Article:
Dard (1947 film)

Dard (Pain) is a 1947 Bollywood drama film directed by Abdul Rashid Kardar. The film was produced by Kardar Productions. It was a surprise "musical hit" at the box office as it had an ordinary (for then) star cast. Suraiya played the second lead, with Munawwar Sultana as the main heroine. The film was Suraiya's first "big hit", becoming a popular singing star following the success of the film. The hero of the film was Kardar's brother Nusrat (Kardar), who shifted to Pakistan following Partition in 1947, where he acted in a few films.The music director was Naushad who composed the "hit" songs for the film, which continue to remain popular. The lyricist was Shakeel Badayuni, an "accomplished Urdu poet" who had arrived in Mumbai in 1946, to write songs for Hindi films. He was signed by Naushad and Kardar to write the lyrics for Dard. His "Afsana Likh Rahi Hoon" (I Am Writing A Tale) sung by Uma Devi went on to become successful as did the other songs from the film.Dard was a Muslim social romantic melodrama which involved a love triangle in the form of two girls, Munnawwar Sultana and Suraiya, both in love with a doctor played by Nusrat.

Elaan (1947 film)

Elaan (Hindi: ऐलान) is a 1947 Indian Bollywood Muslim social melodrama film. It was the sixth highest grossing Indian film of 1947.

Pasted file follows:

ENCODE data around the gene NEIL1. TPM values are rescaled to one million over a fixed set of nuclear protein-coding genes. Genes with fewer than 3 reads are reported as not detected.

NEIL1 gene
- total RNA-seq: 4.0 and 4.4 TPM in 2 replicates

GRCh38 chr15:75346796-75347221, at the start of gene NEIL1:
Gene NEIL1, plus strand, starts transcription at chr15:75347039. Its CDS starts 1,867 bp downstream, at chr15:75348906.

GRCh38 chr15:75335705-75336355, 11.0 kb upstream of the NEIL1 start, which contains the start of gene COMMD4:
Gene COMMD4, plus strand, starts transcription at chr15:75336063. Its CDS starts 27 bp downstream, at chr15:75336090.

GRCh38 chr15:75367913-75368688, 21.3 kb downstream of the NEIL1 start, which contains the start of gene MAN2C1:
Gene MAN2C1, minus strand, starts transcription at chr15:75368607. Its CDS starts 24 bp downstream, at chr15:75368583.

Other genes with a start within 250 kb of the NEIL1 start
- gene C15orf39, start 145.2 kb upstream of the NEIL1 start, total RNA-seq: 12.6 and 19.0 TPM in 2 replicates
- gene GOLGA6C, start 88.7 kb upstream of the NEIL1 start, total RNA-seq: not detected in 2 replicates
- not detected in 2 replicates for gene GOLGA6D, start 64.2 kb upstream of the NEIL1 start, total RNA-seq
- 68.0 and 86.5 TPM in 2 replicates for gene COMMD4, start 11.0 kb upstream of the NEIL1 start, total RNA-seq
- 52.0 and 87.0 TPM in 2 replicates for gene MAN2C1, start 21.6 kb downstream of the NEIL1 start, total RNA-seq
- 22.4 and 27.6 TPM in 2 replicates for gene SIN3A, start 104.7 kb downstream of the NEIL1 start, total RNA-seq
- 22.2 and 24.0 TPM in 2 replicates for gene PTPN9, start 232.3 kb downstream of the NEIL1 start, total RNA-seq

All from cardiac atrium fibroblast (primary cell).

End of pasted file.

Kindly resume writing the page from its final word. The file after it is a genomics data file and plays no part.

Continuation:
Gazal (1964 film)

Gazal is a 1964 Urdu-Hindi romance musical film directed by Ved-Madan, starring Meena Kumari, Sunil Dutt and Prithviraj Kapoor. The muslim social film is about the right of young generation to the marriage of their choice. It had music by Madan Mohan with lyrics by Sahir Ludhianvi, featuring notable filmi-ghazals such as "Rang Aur Noor Ki Baraat", performed by Mohammed Rafi and "Naghma O Sher Ki Saugaat", performed by Lata Mangeshkar.

Hamid Dalwai

Hamid Umar Dalwai (20 September 1932 – 3 May 1977) was a Muslim social reformer, thinker, activist and Marathi language writer in Maharashtra, India.

Mammed Said Ordubadi

Mammad Said Ordubadi (Azerbaijani: Məmməd Səid Ordubadi; 24 March 1872, Ordubad - 1 May 1950, Baku) was Azerbaijani writer, poet, playwright and journalist.

Ordubadi, started his career as a poet. His articles and poetry were published in many of the megazines in Azerbaijani language at that time. During the Iranian Constitutional Revolution, Ordubadi joined Muslim Social Democratic Party (Hummet). He then published Bloody Years about the clashes between Armenian and Azerbaijani populations in 1905. In 1918, he joined to Communist Party and his articles have published in the official newspaper of Hummet organization. He, along with XI Red Army, goes to Dagestan and publishes Red Dagestan magazine there. After the Sovietization of Azerbaijan he returns to Baku.